Mark
Jewelry Box
France, c. 1928
Robert Mallet-Stevens

La Maison Desny
Nickel-plated brass
4¾ × 6¼ × 2½”


Robert Mallet-Stevens was born in Paris in 1886. He studied at the École Spéciale d’Architecture in Paris and was heavily inspired by the Cubist movement. His most famous architectural works include the Villa Paul Poiret, the Villa Cavrois, the Villa Daniel Dreyfuss and the Villa Noailles which would feature prominently in Man Ray’s film Les Mystères du Château du Dé, (The Mysteries of the Chateau of Dice). Mallet-Stevens was also active in the film industry, designing twenty film sets and working with Fernand Léger, Pierre Chareau, and Rene Lalique on the film L’Inhumaine. He utilized the same heavy linearity employed in his architecture in the decorative works that he created for Maison Desny.

Mallet-Stevens was also a prolific furniture designer, creating many custom pieces for his buildings and interiors. His approach in this field was more modernist, asserting that furniture should be "functional in terms of contemporary living, simple and suitable for mass production.” His most enduring design is a tubular, stacking metal chair, created in 1931 for the Paris Colonial Exposition. Influenced by the famous Thonet café chairs, they were celebrated for their elegance, durability, and, compared to his architectural work, an unexpected lack of decorative pretense. Mallet-Stevens passed away in Paris in 1945, before the widespread adoption of mass production design techniques. At the behest of his wishes, much of Mallet-Stevens’ archives and personal documents were destroyed after his death; this, along with his eclectic body of work, has caused this singular and expressive designer to receive less consideration than his more oft-celebrated contemporaries. —Wright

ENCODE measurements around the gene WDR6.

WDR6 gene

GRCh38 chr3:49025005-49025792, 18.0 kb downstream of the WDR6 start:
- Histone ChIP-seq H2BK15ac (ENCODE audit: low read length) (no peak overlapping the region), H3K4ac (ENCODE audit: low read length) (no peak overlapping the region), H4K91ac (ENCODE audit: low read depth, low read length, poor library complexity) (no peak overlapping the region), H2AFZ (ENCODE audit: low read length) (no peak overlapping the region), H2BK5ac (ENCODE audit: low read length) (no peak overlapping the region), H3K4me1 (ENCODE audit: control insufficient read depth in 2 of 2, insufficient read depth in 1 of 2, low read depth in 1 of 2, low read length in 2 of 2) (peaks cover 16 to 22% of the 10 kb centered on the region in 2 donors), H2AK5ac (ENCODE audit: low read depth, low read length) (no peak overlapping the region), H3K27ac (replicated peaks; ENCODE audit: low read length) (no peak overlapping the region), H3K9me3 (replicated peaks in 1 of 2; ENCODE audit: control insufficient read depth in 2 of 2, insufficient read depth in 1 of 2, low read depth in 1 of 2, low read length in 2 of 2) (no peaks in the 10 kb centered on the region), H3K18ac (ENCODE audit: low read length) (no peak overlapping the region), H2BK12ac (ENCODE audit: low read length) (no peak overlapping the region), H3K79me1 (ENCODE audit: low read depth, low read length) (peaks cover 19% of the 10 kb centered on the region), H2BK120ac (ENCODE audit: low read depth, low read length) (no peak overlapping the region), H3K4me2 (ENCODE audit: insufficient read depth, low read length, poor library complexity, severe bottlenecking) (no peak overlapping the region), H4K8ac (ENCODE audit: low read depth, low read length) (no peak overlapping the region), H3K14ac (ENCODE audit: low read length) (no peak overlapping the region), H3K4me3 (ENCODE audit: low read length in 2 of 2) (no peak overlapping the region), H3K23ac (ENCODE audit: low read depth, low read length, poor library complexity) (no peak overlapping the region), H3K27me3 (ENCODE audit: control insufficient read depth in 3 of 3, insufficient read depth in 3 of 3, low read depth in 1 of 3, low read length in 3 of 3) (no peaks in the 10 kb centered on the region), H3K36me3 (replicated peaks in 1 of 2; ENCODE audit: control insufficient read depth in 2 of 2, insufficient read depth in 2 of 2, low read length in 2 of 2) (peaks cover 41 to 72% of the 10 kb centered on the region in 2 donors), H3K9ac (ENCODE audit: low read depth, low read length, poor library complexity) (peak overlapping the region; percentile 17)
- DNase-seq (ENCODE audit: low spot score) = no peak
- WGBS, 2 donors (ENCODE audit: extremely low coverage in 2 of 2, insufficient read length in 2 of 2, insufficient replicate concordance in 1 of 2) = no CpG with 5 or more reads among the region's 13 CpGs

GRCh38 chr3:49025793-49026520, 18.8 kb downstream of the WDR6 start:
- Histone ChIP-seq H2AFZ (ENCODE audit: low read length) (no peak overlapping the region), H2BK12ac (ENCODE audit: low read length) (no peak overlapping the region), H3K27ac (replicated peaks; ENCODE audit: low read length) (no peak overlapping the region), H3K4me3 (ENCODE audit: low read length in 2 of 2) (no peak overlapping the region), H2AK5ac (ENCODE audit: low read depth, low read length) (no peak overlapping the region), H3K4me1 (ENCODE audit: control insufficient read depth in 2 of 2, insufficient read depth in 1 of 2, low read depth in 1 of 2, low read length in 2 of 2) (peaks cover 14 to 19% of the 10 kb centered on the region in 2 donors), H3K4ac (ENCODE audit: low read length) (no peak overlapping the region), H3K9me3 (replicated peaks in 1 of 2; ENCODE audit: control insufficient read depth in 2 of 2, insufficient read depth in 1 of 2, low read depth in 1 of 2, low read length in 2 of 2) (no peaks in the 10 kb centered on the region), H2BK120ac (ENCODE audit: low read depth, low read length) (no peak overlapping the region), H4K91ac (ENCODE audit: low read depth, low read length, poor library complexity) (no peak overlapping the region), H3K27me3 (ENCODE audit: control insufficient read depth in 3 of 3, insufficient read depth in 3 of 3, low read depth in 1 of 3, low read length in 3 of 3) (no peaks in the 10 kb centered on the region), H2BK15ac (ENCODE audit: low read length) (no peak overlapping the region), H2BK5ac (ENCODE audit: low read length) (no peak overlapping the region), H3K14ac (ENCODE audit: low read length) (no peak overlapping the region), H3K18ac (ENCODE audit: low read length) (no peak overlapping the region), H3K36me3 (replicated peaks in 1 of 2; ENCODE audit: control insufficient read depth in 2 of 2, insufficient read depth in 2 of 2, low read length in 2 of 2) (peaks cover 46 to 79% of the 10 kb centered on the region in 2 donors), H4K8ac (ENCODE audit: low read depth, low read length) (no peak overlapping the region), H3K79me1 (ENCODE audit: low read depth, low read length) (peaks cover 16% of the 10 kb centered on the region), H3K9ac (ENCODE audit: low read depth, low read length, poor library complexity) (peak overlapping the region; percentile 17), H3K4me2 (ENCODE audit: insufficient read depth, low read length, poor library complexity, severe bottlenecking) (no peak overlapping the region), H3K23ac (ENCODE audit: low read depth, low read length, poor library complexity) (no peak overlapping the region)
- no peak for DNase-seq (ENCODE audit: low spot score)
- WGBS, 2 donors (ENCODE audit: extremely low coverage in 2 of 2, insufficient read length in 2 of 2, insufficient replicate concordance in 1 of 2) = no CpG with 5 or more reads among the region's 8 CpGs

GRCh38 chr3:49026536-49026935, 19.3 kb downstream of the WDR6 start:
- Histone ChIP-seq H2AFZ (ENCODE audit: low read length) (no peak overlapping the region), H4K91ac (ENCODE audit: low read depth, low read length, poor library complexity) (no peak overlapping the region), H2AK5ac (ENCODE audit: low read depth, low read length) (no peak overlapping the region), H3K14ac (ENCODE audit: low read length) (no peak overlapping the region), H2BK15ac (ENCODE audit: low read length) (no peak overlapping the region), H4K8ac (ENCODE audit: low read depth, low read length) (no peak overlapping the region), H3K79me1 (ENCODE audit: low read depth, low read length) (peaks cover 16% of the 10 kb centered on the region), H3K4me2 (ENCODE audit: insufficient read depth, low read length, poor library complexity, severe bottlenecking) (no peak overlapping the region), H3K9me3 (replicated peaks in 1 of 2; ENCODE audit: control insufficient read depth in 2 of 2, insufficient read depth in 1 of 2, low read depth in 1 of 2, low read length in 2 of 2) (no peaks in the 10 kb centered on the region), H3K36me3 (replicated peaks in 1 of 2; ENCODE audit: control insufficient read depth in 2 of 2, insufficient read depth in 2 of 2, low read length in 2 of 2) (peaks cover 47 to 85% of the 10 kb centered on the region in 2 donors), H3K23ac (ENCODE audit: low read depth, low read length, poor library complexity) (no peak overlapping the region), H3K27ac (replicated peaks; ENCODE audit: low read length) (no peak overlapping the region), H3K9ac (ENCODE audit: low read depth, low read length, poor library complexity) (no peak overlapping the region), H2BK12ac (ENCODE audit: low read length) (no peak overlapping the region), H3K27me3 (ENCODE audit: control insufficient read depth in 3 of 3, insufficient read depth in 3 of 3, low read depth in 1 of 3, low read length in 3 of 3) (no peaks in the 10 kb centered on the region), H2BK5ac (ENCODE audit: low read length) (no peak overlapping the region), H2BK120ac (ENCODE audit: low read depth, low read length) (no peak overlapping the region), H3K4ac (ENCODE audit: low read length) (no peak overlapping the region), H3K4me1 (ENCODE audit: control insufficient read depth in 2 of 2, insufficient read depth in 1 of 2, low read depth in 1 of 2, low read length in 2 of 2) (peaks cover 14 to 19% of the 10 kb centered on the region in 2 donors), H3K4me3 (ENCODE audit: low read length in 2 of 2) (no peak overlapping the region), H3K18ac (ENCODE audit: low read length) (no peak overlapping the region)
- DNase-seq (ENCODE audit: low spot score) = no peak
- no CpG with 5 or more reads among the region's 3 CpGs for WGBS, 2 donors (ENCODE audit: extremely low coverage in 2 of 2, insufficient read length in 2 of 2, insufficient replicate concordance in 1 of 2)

(Photo: Wright)